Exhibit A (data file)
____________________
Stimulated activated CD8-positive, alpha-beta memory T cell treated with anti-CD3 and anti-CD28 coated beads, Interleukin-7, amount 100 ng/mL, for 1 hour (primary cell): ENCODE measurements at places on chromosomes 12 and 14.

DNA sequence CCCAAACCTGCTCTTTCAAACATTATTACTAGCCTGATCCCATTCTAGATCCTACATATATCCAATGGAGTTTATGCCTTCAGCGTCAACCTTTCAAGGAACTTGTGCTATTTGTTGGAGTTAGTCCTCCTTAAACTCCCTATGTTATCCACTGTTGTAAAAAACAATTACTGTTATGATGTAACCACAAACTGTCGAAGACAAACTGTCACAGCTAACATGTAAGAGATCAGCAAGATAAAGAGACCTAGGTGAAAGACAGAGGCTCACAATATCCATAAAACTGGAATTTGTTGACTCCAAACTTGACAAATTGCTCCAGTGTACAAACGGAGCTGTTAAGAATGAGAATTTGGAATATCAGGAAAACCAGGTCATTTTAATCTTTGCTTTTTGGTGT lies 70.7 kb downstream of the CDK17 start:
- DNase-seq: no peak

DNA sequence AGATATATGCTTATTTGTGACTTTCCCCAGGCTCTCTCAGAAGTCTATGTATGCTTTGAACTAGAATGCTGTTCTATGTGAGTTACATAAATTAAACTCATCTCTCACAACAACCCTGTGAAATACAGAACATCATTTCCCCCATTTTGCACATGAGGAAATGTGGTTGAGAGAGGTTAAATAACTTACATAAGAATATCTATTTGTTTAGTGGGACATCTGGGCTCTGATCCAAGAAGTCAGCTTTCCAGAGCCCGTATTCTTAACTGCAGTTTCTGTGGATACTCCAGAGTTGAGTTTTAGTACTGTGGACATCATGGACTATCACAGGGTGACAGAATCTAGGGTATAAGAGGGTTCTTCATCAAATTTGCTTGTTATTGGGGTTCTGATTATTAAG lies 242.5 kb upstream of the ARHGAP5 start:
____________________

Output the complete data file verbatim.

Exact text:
Stimulated activated CD8-positive, alpha-beta memory T cell treated with anti-CD3 and anti-CD28 coated beads, Interleukin-7, amount 100 ng/mL, for 1 hour (primary cell): ENCODE measurements at places on chromosomes 12 and 14.

DNA sequence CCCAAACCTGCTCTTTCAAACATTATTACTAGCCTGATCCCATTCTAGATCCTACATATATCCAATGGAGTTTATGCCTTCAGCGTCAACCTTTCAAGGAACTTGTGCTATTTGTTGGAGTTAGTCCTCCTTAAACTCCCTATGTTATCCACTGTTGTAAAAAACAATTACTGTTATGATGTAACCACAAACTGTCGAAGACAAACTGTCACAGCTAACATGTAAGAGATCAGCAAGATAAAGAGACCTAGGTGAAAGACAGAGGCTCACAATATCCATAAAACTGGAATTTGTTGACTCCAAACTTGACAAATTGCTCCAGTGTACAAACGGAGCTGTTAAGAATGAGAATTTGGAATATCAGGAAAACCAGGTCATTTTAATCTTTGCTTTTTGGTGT lies 70.7 kb downstream of the CDK17 start:
- DNase-seq: no peak

DNA sequence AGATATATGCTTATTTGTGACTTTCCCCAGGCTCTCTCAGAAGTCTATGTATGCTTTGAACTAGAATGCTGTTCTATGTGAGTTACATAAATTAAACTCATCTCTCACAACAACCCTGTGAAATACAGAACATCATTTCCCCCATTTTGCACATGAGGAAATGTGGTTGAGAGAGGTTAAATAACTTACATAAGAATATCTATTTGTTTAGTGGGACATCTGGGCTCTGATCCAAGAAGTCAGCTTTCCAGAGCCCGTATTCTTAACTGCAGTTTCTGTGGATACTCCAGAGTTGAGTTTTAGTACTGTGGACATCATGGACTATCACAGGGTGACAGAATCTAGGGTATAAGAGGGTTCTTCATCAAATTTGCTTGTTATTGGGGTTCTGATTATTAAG lies 242.5 kb upstream of the ARHGAP5 start: